An interesting article was published in The Age last week about Metro Trains, the privately-owned operator of Melbourne’s suburban rail network. Apparently, Metro has resorted to skipping stations and running unscheduled short services in order to avoid being fined for trains running late. Continue reading “What NAPLAN Test Prep Has in Common With Trains Skipping Stations”
A new OECD study shows that parental involvement in education is pivotal for the success of children throughout their school years and beyond. It says that being involved in their child’s education is the most important investment a parent can make.
It shows that many types of parental involvement are associated with better student performance, including reading books to young children, talking with adolescents and involvement in school. Even just reading at home benefits children, because it shows them that reading is something that their parents value.
The Government’s new school kids bonus grant to families to replace the tax rebate on education expenses is an education payment in name only. There is no requirement that it be spent on education-related expenses. It can be spent on anything. It could all be put into poker machines for all we know.
It will have no impact on student outcomes. The Government might just as well drop the money from a helicopter for all the impact it will have on education.
Barry McGaw, chairman of the Australian Curriculum, Assessment and Reporting Authority (ACARA), says that claims that NAPLAN is creating test-driven schooling are “nonsense” (The Age, 7 May 2012). Yet, the national education ministers’ council is so concerned about excessive test preparation and the narrowing of the curriculum that it recently commissioned ACARA to investigate and report on it. Continue reading “ACARA Ignores Evidence on Teaching to the Test”
A new research paper published by Save Our Schools shows that virtually all high SES Catholic combined and secondary schools in Australia are over-funded compared to what they are entitled to according to their socio-economic capacity. Their actual funding per student is higher than the funding rate that applies to their SES score. Other private schools on the same SES scores get much less funding.
The paper challenges claims by Catholic education authorities that they re-distribute funds from high income to disadvantaged Catholic schools. It shows that these claims are misleading and untrue in many cases when actual Federal funding figures on My School are analysed.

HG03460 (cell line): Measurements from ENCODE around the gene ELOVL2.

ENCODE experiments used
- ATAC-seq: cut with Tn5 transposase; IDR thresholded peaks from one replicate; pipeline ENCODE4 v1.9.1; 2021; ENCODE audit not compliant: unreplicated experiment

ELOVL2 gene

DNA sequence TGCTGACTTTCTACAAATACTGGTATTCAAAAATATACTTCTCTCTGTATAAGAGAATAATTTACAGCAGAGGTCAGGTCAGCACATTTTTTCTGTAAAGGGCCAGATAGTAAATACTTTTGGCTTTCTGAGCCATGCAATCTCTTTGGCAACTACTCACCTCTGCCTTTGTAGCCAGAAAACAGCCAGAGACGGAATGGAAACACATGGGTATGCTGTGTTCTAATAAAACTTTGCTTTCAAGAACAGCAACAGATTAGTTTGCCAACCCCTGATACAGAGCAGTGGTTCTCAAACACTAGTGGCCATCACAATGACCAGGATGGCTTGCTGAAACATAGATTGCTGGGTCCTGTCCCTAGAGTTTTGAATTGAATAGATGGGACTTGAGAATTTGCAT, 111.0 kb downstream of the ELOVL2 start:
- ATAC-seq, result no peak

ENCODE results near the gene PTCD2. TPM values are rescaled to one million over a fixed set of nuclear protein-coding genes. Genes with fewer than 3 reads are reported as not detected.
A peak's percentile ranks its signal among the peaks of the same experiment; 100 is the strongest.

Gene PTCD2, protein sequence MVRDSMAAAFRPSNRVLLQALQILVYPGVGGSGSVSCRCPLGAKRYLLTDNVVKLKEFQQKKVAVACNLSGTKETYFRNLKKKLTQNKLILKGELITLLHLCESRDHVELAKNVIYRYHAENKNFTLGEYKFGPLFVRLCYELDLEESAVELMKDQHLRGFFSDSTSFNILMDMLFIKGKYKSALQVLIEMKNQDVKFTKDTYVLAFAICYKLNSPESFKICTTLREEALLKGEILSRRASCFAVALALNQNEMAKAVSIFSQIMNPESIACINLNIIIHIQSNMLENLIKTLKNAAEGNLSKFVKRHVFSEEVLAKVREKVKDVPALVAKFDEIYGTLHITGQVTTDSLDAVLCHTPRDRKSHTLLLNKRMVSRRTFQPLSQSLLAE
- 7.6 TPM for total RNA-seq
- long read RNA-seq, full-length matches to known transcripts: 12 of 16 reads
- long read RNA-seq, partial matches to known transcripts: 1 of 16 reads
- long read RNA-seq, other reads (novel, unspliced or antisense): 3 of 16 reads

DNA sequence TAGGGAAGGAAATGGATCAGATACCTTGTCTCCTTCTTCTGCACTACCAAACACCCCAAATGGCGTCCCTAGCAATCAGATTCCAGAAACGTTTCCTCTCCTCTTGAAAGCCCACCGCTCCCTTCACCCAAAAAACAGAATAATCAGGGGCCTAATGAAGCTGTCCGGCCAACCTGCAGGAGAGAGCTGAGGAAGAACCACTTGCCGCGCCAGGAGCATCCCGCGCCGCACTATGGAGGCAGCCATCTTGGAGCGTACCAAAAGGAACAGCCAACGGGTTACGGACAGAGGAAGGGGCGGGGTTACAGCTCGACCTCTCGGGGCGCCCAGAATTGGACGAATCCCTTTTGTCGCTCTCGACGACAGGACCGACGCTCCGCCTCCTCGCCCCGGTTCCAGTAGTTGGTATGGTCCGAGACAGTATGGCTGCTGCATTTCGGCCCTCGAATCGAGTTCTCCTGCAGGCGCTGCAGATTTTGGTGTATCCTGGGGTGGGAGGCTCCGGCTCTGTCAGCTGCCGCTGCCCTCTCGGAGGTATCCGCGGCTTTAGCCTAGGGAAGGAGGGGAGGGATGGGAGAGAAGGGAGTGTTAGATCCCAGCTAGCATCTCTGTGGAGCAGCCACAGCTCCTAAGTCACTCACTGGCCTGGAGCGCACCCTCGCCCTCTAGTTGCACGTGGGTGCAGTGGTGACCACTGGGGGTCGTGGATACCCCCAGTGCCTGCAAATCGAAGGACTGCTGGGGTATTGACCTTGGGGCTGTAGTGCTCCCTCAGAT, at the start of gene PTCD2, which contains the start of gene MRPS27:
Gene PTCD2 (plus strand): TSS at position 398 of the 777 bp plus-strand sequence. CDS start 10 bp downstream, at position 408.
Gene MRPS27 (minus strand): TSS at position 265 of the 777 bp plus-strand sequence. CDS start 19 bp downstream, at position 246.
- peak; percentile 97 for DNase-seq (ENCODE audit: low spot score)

Viewers of the ABC’s Lateline last week had a special treat – an evidence-based discussion of education policy. Finland’s director of education, Pasi Sahlberg, was interviewed on the success of his country in international student assessments. He said its success was due to a focus on equity in education.
The Prime Minister’s pointed and repeated refusal to commit, even in principle or in part, to taking up the recommendation of the Gonski review to boost school funding leaves government schools very vulnerable to getting little out of the review. Yet, over-funded private schools will continue to be guaranteed their privileged funding, and many private schools may get even more as the Government goes into an election year. Continue reading “Gillard Should Go it Alone on Gonski”
A puzzling aspect of the Gonski review of school funding is its adherence to the Government’s stated policy that no school would lose a dollar of funding as a result of the review and the apparent absence of this instruction from the terms of reference of the inquiry. Continue reading “Just How Independent was the Gonski Review?”
The SES funding model is providing millions and millions of dollars in over-funding to many of Melbourne’s more privileged families and schools. In 2011, 20 primary and secondary schools in high income suburbs were over-funded by $43 million (see table below).
Total Federal Government funding for these schools was nearly double what they were entitled to under the SES scheme. Under the scheme they were only entitled to $48.7 million, but instead they got $91.8 million.
The latest national literacy and numeracy results (NAPLAN) show that government education policies have had little to no impact on student achievement in Australia since 2008. There has been virtually no change in overall average results, in the results of disadvantaged students and in the large gaps between the results of disadvantaged and advantaged students. Governments are failing disadvantaged students and their families.